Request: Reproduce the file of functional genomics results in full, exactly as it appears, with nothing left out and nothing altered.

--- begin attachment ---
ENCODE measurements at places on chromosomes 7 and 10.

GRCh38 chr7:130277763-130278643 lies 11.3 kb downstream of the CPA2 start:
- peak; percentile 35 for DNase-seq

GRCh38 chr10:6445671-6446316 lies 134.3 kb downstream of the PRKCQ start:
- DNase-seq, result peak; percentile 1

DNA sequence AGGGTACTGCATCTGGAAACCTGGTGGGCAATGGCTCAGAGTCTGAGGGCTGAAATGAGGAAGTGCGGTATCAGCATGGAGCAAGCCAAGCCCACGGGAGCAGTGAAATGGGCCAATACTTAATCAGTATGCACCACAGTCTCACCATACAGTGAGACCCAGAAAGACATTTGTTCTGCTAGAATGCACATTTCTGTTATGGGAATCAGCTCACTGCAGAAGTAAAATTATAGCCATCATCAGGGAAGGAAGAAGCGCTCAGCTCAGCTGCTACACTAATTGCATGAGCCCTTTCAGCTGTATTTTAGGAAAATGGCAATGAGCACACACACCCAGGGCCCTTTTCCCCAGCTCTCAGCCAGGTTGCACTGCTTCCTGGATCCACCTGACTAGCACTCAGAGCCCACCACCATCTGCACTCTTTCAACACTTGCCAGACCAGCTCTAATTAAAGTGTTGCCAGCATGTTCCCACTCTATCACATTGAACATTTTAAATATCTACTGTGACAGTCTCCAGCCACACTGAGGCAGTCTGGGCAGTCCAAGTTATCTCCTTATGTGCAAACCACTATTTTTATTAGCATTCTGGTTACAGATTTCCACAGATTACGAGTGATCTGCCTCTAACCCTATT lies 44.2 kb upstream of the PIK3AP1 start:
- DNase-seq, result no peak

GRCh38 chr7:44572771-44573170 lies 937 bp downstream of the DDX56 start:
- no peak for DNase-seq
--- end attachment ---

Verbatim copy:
ENCODE measurements at places on chromosomes 7 and 10.

GRCh38 chr7:130277763-130278643 lies 11.3 kb downstream of the CPA2 start:
- peak; percentile 35 for DNase-seq

GRCh38 chr10:6445671-6446316 lies 134.3 kb downstream of the PRKCQ start:
- DNase-seq, result peak; percentile 1

DNA sequence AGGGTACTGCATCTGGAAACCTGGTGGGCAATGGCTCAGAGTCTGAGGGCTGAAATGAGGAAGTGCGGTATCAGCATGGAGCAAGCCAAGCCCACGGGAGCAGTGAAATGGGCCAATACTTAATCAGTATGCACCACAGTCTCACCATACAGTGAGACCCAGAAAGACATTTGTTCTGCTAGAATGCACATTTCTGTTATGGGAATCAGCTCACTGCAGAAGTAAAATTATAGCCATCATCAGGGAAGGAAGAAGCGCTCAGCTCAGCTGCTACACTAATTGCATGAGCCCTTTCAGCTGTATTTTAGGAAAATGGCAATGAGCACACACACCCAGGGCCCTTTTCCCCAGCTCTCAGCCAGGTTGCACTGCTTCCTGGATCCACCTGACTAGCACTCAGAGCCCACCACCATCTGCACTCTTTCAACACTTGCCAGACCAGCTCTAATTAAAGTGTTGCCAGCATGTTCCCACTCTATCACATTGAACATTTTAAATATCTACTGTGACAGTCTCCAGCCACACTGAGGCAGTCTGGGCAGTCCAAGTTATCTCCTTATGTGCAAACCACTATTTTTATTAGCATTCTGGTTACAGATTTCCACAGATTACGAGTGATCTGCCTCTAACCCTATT lies 44.2 kb upstream of the PIK3AP1 start:
- DNase-seq, result no peak

GRCh38 chr7:44572771-44573170 lies 937 bp downstream of the DDX56 start:
- no peak for DNase-seq